Nothing shatters the relative calm of Canadian discourse so completely as a full-throated Albertan cry for redress against the perfidious East.
When Ryan Rados raked my home province of Ontario over the coals in his justifiably harsh missive, I felt the burn.
I can’t argue with Ryan’s characterization of our out-of-control debt or how we seem wedded to the same old disastrous progressive ideas–though I did try.
I confess that my first instinct was to do what all Ontario conservatives do when called out by a Western Canadian and invoke the example of Mike Harris and his efforts to get spending under control.
But I was forced to check that impulse. Truth be told, except for a $3.1 billion drop in the bucket (and I realize how insane it is to call it that) when Highway 407 was sold to a Spanish multinational, the debt continued to balloon under the Harris PCs, though arguably not as quickly.
No, there’s no getting around it. Unlike Ontario, debt is about as welcome in Alberta as pumpkin-spice flavoured crude oil. Rachel Notley will learn this the hard way come 2019 when she’s deposed by Jason Kenney.
And while I’d love to believe that, I’m not so sure.
You see, Ryan, an addiction needs enablers and, most importantly, a belief that things will get worse if the addiction stops.
While I may be three provinces away, it seems to me that Notley is as good, if not better, than Trudeau and Wynne at scaring her unfortunate constituents into staying hooked on debt. Specifically, she knows how much Albertans hate to be stereotyped as bigoted rednecks… and she knows how to play on that insecurity to get her way.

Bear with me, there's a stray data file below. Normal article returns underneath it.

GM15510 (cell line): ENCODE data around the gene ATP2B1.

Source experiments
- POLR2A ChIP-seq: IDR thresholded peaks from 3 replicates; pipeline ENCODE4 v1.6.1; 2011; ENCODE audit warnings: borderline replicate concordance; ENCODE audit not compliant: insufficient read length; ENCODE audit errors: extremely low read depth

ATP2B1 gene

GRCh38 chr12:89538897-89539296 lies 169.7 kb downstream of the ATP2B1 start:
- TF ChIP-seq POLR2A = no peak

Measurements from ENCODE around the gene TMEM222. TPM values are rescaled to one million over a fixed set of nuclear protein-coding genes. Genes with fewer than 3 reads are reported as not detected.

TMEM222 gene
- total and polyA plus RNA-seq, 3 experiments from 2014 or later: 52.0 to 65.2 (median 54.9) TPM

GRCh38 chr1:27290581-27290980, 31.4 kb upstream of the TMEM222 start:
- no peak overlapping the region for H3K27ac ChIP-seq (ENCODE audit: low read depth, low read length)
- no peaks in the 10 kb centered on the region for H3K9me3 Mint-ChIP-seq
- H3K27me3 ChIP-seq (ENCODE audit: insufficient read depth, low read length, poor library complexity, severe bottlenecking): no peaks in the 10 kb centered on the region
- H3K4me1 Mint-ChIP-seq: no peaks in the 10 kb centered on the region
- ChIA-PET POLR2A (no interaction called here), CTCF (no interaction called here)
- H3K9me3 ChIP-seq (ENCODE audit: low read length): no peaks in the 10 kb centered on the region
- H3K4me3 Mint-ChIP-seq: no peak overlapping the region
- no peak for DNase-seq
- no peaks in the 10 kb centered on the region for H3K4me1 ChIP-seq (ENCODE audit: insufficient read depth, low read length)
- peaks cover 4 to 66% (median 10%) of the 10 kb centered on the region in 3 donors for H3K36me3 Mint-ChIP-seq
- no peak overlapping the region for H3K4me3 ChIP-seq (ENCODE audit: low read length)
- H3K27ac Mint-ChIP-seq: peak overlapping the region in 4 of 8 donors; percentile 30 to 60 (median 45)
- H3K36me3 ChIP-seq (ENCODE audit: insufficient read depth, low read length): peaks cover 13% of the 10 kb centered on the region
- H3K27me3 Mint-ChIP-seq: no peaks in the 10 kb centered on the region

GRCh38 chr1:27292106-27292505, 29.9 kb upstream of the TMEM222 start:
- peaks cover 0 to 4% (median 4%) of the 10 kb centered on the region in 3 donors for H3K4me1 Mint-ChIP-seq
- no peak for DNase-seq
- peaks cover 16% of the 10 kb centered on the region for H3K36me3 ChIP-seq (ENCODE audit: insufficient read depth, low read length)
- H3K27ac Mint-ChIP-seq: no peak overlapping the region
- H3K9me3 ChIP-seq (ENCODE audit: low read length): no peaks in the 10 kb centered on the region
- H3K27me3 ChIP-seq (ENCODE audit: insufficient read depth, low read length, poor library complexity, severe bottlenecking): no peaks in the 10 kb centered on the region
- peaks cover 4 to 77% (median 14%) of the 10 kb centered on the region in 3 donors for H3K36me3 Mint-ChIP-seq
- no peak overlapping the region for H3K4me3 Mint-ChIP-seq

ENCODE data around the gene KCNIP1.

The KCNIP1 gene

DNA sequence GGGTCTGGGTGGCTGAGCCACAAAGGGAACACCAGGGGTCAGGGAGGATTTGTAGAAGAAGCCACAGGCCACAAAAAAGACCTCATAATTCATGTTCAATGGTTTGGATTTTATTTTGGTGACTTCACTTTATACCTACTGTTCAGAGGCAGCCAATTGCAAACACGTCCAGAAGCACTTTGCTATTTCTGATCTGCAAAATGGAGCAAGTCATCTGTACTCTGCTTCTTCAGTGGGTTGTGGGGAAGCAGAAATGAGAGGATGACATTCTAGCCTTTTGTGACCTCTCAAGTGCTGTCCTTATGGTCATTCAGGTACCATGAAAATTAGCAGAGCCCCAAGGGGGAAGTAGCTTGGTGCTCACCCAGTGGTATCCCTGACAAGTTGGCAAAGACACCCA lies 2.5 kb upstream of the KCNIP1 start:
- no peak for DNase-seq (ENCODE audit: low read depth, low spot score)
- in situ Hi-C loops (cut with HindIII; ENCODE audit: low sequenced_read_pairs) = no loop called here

Ryan even betrays a hint of this in his own piece when he says, “The bitterness that we have toward the East right now isn’t irrational or based on any kind of bigotry.”
Look, I’m in no place to judge. Ontarians are possibly the most reputation-conscious folks on the planet. Why, just a month or so ago it was alleged–ALLEGED–that over-concern for the Ontario Liberal Party’s “rep” was the motive for the deletion of emails in the gas plant scandal.
But I’m old enough to remember when the federal Conservative leadership race was rocked by chants of “Lock Her Up!” directed at Premier Notley herself at an anti-carbon tax protest outside the Alberta provincial legislature.
And I was interested to see how Calgary Mayor Naheed Nenshi was re-elected to a third term despite having accumulated quite a bit of baggage–but not before he played the race card, of course.
Then there was that abrupt implosion of the Wild Rose Party in 2012–all because, we were told, of a single blog post where a WRP candidate said gay people were going to burn in an actual lake of fire.
Ontario conservatives live in fear of such unreconstructed stupidity taking over the news cycle to the point where they elect ciphers like Patrick Brown to lead.
Not that it’s doing any good, mind you. Because now the Liberals have managed to take what might have been a slip of the tongue by Brown–to the effect that Kathleen Wynne was on trial when she wasn’t–and torqued it into a narrative in which this represents a Trumpian disregard for the facts.
Laughable? Kind of. But then again, these are the same people who convinced Ontarians that the aggressively bland John Tory was a secret radical because he unwisely green-lighted a plan to fund faith based schools. So I don’t take Kathleen Wynne’s desperation moves lightly, even if Patrick Brown and his team do.
For his sake, then, I hope that the first United Conservative Party leader Jason Kenney has figured out some way to keep the discussion on the subject of Alberta’s finances when–not if–his comments about gay-straight alliances come up.
And I’d especially hate to see Albertan conservatives become like their Ontario cousins, refusing to touch anything controversial for fear they’ll get steamrolled.
Because if they do somehow lose to Notley… who will be left to tell Ontarians how badly we’re screwing up?